Hundreds of millions of women and girls are currently trapped in a vicious cycle of poverty, with limited resources and choices. In fact, as I learned in class, 70% of the 1.3 billion people living in the deepest level of poverty worldwide are women. This provides a dilemma when considering who will face the costs of climate change first. The fact is that women are carrying the burden of climate change consequences – climate change is not gender neutral. This consequently has a ripple effect that impacts entire communities and countries socially, economically, and environmentally. This relationship between population and the environment are inextricably connected and they affect each other on many levels, starting with an increased use of resources.
There is not always one solution, but ethically combating climate change with education is an important step. A girl has not control over her life when she lives in poverty. Yet, an educated woman will less likely be faced with HIV, youth marriages and pregnancy, and hunger. Without all of these pressures, she is able to thrive. Education will lead to the knowledge of family planning and empowerment, and thus be able to control when they are having children and how often. She can give more attention to the children already has. She will more likely encourage them to go to school as well. They can build a life that does not revolve around the vicious cycle of poverty. The girl effect.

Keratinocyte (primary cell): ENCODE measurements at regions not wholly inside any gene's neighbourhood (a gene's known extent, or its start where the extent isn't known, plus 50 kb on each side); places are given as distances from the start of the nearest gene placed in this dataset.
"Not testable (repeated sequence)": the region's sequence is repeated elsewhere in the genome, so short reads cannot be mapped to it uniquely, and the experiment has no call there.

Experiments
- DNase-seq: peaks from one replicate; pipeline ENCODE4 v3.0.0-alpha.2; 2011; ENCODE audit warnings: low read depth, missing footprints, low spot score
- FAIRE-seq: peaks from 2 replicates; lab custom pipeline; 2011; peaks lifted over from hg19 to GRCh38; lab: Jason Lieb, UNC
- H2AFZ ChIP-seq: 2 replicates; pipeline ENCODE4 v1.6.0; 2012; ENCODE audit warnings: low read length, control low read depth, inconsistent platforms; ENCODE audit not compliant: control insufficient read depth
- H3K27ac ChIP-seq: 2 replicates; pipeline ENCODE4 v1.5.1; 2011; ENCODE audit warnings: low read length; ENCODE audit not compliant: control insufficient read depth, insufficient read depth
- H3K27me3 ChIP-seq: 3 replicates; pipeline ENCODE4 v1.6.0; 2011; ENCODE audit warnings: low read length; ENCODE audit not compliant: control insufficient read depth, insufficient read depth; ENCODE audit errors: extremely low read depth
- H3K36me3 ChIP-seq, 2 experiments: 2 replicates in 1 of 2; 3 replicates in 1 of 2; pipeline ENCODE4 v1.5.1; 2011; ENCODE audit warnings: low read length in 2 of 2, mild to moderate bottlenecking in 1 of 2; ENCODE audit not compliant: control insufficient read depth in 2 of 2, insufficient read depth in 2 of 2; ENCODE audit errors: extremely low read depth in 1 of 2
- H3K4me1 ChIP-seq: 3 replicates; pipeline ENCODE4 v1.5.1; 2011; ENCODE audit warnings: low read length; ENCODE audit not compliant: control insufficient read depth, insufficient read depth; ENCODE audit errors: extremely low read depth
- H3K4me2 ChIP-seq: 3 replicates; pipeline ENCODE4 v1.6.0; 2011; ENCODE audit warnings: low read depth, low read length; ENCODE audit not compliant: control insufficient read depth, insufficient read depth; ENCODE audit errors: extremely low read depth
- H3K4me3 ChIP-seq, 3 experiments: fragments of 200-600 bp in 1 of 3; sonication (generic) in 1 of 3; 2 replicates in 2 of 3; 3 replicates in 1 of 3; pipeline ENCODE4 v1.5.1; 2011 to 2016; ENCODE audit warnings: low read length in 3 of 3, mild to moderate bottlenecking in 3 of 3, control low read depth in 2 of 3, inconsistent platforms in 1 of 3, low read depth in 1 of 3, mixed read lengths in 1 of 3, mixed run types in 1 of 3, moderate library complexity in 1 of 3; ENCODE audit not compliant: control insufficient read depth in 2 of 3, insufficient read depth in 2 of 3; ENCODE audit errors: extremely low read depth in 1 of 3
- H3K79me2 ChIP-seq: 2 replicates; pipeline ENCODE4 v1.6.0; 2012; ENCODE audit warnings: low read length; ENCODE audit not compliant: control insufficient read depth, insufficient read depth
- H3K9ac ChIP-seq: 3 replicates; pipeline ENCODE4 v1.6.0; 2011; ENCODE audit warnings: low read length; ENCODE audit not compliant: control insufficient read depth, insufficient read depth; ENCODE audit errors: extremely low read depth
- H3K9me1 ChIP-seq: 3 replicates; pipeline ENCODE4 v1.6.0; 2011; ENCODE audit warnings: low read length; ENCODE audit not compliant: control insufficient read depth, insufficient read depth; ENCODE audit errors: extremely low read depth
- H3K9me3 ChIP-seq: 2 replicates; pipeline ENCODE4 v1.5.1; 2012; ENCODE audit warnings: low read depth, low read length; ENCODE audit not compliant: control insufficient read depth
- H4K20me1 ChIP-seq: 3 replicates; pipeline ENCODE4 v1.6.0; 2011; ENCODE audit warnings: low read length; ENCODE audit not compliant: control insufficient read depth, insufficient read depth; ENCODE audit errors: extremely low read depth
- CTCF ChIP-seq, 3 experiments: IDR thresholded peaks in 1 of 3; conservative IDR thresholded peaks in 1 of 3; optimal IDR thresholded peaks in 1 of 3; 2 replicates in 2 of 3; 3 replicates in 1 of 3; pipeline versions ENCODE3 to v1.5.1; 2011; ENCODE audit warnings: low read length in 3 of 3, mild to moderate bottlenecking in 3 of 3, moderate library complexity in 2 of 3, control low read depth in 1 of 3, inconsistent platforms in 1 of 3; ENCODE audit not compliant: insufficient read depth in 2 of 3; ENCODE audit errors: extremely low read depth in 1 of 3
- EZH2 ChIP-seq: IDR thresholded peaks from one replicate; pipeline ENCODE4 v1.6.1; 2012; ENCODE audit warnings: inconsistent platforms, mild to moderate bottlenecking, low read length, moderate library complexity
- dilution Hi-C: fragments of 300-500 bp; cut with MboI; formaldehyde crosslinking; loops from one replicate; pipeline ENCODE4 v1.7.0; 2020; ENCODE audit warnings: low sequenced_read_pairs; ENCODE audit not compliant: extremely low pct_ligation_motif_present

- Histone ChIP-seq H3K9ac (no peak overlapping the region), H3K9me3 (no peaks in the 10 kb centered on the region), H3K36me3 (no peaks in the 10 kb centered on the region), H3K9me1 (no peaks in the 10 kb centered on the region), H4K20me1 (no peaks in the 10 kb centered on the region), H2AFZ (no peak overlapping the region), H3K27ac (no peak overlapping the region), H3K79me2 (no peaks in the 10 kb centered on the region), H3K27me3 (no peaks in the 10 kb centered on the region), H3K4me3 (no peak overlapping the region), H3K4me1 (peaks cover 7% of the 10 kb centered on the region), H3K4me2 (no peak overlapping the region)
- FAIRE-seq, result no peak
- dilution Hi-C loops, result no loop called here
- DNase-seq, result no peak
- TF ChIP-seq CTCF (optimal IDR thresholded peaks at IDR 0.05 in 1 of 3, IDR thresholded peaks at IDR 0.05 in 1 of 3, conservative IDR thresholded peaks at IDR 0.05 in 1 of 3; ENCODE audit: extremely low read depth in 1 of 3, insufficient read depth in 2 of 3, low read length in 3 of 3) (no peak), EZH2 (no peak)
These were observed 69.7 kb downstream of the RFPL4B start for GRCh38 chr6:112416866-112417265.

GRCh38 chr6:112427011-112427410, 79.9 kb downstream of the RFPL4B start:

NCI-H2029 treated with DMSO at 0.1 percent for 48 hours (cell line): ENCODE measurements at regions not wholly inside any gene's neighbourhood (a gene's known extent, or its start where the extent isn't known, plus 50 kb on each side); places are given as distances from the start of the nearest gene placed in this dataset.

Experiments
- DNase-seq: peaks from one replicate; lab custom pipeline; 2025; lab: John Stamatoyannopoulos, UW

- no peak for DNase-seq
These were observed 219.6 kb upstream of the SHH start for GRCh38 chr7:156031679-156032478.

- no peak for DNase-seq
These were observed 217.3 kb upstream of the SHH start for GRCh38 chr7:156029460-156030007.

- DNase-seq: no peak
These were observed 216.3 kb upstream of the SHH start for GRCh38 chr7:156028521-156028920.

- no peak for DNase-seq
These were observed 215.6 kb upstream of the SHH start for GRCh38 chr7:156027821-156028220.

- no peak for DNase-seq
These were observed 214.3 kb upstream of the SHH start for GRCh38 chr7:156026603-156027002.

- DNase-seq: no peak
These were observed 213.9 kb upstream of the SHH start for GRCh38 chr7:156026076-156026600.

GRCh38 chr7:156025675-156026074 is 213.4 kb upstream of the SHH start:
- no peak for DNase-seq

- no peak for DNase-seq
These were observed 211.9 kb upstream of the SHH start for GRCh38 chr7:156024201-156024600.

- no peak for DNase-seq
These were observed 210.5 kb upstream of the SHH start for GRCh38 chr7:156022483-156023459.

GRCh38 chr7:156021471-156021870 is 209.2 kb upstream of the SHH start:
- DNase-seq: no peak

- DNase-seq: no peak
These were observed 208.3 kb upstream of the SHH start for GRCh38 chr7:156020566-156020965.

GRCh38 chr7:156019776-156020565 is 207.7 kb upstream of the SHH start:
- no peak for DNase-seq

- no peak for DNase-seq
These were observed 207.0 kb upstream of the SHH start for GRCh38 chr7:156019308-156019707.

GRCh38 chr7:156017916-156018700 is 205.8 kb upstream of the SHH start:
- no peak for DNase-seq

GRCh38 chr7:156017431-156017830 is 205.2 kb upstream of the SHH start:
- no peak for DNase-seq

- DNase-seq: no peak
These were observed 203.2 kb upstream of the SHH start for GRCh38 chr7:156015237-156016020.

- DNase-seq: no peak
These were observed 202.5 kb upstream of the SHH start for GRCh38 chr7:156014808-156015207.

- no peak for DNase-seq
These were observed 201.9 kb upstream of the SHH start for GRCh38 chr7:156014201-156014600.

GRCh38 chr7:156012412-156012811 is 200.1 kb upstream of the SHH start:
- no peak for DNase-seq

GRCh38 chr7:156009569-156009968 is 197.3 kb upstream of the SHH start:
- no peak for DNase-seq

Putting aside the fact that educating poverty-stricken girls to improve their lifestyle, what does this have to do with environment? The growth of population has been inextricably linked to deforestation and the decline of fresh water availability. However, women have great adaptive capacity and are essential as leaders. If a woman’s life is changed simply by education, her resilience will spread to her community. Women are most often the population gathering domestic resources for her family – she is seeing the effects of population increase on the resources she depends on to sustain her family. Women can create the adaptive and mitigation changes that are needed in the world; they just need the appropriate resources, starting with the education and promotion of women.